Dessert warrants a visit to The Sugar Bowl (4005 N. Scottsdale Rd., (602) 946-0051), an aptly named destination on weekend when college football's national champion will be decided in The Valley. This Sugar Bowl is a '50s era ice cream parlor that was frequently used as the setting for the comic strip The Family Circus, and many of cartoonist Bil Keane's vintage panels are displayed on the walls within. The Sugar Bowl's decor is old-timey, but its malts and sodas are timeless, and served until 11:00 p.m. weeknight, and midnight on weekends.
There are almost as many casinos within driving distance of Phoenix as there are on the Las Vegas strip, and one of the most famous is Harrah's Ak-Chin in Maricopa (15406 Maricopa Road, Web site). Harrah's is an easy 50-minute drive from Tempe, and, just like the casinos in Vegas, is open 24/7, 365 days a year.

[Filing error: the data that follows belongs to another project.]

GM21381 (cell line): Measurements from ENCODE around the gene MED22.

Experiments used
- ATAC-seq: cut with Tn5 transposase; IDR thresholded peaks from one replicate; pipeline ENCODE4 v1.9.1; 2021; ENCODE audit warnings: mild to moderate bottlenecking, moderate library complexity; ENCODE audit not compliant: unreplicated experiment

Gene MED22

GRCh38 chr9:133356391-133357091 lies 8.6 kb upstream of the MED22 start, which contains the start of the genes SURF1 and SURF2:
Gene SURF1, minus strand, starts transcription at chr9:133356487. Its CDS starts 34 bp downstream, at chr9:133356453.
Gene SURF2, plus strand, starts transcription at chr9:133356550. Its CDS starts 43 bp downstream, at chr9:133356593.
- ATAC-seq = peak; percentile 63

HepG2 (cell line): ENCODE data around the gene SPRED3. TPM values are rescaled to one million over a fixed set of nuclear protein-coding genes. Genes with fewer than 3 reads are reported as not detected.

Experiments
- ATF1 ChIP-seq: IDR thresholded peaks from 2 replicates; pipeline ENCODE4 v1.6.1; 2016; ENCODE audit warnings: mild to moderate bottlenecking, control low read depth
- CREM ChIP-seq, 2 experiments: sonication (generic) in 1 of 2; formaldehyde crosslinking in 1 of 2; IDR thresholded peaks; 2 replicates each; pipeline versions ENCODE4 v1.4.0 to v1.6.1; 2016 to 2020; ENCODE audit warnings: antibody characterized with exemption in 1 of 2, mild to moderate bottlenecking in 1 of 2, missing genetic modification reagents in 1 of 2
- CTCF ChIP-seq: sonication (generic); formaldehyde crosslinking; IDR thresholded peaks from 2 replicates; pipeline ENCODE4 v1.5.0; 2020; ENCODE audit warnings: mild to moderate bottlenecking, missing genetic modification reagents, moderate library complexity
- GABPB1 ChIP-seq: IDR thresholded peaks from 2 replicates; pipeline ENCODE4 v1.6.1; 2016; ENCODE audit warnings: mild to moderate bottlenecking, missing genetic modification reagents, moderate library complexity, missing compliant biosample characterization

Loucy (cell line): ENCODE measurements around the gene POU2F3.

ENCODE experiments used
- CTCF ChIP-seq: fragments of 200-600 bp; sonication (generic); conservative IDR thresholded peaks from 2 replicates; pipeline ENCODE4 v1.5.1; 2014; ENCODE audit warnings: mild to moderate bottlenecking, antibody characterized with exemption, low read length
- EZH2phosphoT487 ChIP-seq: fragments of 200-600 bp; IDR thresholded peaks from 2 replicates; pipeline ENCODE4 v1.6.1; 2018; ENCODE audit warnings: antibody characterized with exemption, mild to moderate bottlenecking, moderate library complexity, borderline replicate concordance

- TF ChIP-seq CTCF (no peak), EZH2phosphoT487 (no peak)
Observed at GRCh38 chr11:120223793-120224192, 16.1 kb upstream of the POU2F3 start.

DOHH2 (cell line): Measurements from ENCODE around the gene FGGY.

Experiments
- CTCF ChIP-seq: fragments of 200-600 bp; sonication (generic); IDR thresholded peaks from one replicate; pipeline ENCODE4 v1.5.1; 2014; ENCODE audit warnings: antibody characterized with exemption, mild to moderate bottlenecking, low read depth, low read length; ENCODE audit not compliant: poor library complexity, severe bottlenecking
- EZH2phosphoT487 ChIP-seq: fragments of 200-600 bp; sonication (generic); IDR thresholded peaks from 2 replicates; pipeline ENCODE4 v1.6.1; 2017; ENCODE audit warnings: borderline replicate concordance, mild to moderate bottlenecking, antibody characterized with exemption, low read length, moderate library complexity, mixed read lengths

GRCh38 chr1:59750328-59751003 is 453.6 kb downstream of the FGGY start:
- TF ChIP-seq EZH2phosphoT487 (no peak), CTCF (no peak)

MONDAY, JAN. 8
On your way to the BCS National Championship Game, swing by the Peoria Sports Complex for a peek at the spring home of Padres and Mariners. The facility is located nine miles north of the University of Phoenix Stadium on the 101 Loop at the Bell Rd. exit (Exit 14). In addition to the ballpark, the immediate vicinity serves up a chain restaurant sampler, with everything from The Cheesecake Factory (16134 N. 83rd Ave.), to Buca di Beppo (16091 N. Arrowhead Fountain Ctr. Dr.), to P.F. Chang's (16170 N. Arrowhead Fountain Dr.) located in the Arrowhead Fountain Center's restaurant row. Consider this an advance scouting trip, because after a weekend in Phoenix, you'll be planning a return visit for spring training. There are also a variety of hotel chains in the area, making Peoria a great place to make your spring training headquarters.